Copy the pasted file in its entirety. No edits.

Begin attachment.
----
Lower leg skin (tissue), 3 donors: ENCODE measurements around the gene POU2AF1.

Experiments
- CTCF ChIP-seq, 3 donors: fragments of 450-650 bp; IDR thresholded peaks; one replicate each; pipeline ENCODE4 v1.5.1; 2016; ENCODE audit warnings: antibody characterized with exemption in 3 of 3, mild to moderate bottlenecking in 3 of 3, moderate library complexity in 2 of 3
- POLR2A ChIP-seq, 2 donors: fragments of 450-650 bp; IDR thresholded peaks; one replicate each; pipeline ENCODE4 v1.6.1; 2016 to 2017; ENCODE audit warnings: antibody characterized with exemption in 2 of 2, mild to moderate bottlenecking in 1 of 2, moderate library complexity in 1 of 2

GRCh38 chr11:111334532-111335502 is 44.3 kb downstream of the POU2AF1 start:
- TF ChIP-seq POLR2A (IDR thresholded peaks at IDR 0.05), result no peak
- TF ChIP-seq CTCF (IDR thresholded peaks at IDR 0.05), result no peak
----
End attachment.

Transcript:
Lower leg skin (tissue), 3 donors: ENCODE measurements around the gene POU2AF1.

Experiments
- CTCF ChIP-seq, 3 donors: fragments of 450-650 bp; IDR thresholded peaks; one replicate each; pipeline ENCODE4 v1.5.1; 2016; ENCODE audit warnings: antibody characterized with exemption in 3 of 3, mild to moderate bottlenecking in 3 of 3, moderate library complexity in 2 of 3
- POLR2A ChIP-seq, 2 donors: fragments of 450-650 bp; IDR thresholded peaks; one replicate each; pipeline ENCODE4 v1.6.1; 2016 to 2017; ENCODE audit warnings: antibody characterized with exemption in 2 of 2, mild to moderate bottlenecking in 1 of 2, moderate library complexity in 1 of 2

GRCh38 chr11:111334532-111335502 is 44.3 kb downstream of the POU2AF1 start:
- TF ChIP-seq POLR2A (IDR thresholded peaks at IDR 0.05), result no peak
- TF ChIP-seq CTCF (IDR thresholded peaks at IDR 0.05), result no peak